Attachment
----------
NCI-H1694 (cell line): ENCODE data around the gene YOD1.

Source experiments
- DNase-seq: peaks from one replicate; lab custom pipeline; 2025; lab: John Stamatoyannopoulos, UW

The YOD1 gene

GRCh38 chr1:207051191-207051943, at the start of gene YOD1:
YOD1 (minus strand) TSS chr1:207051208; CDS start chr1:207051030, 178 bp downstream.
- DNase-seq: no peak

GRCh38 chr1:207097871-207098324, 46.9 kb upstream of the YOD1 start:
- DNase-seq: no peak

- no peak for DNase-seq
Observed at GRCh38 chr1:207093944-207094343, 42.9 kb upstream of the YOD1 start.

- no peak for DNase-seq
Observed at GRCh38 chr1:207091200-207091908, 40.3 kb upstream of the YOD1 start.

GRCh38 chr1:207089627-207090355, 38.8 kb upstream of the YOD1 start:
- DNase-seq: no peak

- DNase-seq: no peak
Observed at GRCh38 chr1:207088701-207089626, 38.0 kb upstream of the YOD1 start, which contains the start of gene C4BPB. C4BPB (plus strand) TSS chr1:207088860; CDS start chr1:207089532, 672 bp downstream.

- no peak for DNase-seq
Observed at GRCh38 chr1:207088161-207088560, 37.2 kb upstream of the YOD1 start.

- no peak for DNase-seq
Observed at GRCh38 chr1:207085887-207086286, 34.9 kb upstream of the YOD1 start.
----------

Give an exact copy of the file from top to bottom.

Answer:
NCI-H1694 (cell line): ENCODE data around the gene YOD1.

Source experiments
- DNase-seq: peaks from one replicate; lab custom pipeline; 2025; lab: John Stamatoyannopoulos, UW

The YOD1 gene

GRCh38 chr1:207051191-207051943, at the start of gene YOD1:
YOD1 (minus strand) TSS chr1:207051208; CDS start chr1:207051030, 178 bp downstream.
- DNase-seq: no peak

GRCh38 chr1:207097871-207098324, 46.9 kb upstream of the YOD1 start:
- DNase-seq: no peak

- no peak for DNase-seq
Observed at GRCh38 chr1:207093944-207094343, 42.9 kb upstream of the YOD1 start.

- no peak for DNase-seq
Observed at GRCh38 chr1:207091200-207091908, 40.3 kb upstream of the YOD1 start.

GRCh38 chr1:207089627-207090355, 38.8 kb upstream of the YOD1 start:
- DNase-seq: no peak

- DNase-seq: no peak
Observed at GRCh38 chr1:207088701-207089626, 38.0 kb upstream of the YOD1 start, which contains the start of gene C4BPB. C4BPB (plus strand) TSS chr1:207088860; CDS start chr1:207089532, 672 bp downstream.

- no peak for DNase-seq
Observed at GRCh38 chr1:207088161-207088560, 37.2 kb upstream of the YOD1 start.

- no peak for DNase-seq
Observed at GRCh38 chr1:207085887-207086286, 34.9 kb upstream of the YOD1 start.